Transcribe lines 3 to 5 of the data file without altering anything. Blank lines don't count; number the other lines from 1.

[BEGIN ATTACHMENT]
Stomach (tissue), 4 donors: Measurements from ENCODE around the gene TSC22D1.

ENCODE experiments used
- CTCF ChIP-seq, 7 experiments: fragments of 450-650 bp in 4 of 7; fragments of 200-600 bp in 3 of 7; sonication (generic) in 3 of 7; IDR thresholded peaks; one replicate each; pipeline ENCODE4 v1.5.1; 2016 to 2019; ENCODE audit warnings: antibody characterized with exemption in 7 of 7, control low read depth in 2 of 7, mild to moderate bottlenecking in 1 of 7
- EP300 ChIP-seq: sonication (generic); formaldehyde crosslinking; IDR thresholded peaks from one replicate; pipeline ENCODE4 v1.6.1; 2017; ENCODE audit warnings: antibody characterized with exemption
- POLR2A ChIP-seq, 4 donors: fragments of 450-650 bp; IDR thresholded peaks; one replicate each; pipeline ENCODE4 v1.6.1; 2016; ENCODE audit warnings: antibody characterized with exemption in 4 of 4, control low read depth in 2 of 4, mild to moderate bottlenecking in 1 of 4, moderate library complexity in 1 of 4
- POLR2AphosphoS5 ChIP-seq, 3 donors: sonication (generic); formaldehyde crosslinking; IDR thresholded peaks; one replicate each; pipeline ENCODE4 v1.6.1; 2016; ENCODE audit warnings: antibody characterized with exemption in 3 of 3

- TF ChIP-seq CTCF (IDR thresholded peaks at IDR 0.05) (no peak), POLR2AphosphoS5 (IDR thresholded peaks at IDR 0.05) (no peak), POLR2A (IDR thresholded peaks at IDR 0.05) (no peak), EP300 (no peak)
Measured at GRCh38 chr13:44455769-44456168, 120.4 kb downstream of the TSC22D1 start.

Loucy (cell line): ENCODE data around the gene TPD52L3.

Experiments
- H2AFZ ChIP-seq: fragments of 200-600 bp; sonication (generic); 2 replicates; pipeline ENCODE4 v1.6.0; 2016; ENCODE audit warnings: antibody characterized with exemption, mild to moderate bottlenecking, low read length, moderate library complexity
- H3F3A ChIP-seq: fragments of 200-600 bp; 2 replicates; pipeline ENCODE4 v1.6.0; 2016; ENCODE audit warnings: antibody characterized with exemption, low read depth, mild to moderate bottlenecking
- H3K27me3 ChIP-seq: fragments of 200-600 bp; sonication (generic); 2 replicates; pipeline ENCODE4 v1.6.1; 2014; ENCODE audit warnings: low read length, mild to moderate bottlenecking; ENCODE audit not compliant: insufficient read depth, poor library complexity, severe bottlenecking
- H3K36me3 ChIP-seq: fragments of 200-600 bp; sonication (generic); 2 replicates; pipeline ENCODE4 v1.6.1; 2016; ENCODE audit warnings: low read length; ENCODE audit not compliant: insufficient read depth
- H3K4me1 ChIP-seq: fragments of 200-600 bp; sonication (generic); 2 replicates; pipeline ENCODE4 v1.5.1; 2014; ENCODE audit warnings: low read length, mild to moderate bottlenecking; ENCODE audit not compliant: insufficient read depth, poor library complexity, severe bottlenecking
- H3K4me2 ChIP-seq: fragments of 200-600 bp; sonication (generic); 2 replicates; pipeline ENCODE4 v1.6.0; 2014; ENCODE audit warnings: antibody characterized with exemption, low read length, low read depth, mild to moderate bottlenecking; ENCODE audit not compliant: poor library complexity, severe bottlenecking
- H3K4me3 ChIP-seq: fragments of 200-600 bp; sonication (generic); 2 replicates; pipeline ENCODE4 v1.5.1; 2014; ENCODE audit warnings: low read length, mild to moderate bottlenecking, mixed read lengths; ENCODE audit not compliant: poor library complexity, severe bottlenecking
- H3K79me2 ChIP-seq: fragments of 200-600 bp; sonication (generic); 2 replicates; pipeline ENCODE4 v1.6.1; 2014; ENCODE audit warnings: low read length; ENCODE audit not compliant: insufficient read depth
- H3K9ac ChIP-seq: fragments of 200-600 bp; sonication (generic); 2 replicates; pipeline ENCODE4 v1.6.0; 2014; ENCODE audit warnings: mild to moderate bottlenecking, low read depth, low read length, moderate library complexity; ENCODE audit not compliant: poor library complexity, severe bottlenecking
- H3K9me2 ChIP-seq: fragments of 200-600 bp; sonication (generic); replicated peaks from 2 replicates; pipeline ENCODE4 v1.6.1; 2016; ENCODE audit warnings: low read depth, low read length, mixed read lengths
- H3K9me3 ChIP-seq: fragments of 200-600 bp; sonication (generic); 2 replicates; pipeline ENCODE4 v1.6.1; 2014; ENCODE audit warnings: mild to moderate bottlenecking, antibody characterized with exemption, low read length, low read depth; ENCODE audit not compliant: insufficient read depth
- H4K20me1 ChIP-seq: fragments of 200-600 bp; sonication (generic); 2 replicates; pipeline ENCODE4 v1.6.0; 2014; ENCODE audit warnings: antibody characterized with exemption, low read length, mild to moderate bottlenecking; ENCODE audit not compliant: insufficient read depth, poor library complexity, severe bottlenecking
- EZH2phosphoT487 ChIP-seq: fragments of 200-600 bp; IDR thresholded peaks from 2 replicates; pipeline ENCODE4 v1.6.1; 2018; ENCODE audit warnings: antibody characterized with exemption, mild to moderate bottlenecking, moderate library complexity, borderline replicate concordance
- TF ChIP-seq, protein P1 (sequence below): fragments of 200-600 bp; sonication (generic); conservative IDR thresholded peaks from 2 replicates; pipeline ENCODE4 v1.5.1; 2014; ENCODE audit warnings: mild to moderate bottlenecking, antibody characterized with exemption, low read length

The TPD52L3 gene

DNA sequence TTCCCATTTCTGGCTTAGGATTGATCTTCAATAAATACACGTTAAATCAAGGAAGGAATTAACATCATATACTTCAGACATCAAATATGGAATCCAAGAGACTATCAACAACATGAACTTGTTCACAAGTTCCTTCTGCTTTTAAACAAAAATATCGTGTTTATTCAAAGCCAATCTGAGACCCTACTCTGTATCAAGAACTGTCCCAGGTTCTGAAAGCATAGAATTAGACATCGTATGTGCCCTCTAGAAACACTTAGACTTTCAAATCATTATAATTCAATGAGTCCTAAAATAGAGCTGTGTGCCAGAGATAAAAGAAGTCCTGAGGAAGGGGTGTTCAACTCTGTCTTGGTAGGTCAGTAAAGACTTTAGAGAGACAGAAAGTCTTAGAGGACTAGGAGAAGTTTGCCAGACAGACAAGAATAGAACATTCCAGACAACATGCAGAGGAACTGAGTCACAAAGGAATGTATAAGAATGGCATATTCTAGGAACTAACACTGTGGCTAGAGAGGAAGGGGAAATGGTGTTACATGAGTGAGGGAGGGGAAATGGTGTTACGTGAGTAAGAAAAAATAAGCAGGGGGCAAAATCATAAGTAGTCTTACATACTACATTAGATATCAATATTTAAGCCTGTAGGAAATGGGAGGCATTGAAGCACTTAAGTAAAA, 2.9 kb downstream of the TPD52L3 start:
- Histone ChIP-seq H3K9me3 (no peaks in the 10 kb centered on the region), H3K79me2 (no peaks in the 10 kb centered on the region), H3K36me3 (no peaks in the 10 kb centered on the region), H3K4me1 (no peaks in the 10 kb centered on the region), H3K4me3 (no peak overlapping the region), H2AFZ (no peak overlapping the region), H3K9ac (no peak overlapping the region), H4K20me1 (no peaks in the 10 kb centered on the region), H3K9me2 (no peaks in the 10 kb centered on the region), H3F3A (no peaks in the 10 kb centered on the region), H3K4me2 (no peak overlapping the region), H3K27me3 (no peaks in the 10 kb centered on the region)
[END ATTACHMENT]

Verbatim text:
- CTCF ChIP-seq, 7 experiments: fragments of 450-650 bp in 4 of 7; fragments of 200-600 bp in 3 of 7; sonication (generic) in 3 of 7; IDR thresholded peaks; one replicate each; pipeline ENCODE4 v1.5.1; 2016 to 2019; ENCODE audit warnings: antibody characterized with exemption in 7 of 7, control low read depth in 2 of 7, mild to moderate bottlenecking in 1 of 7
- EP300 ChIP-seq: sonication (generic); formaldehyde crosslinking; IDR thresholded peaks from one replicate; pipeline ENCODE4 v1.6.1; 2017; ENCODE audit warnings: antibody characterized with exemption
- POLR2A ChIP-seq, 4 donors: fragments of 450-650 bp; IDR thresholded peaks; one replicate each; pipeline ENCODE4 v1.6.1; 2016; ENCODE audit warnings: antibody characterized with exemption in 4 of 4, control low read depth in 2 of 4, mild to moderate bottlenecking in 1 of 4, moderate library complexity in 1 of 4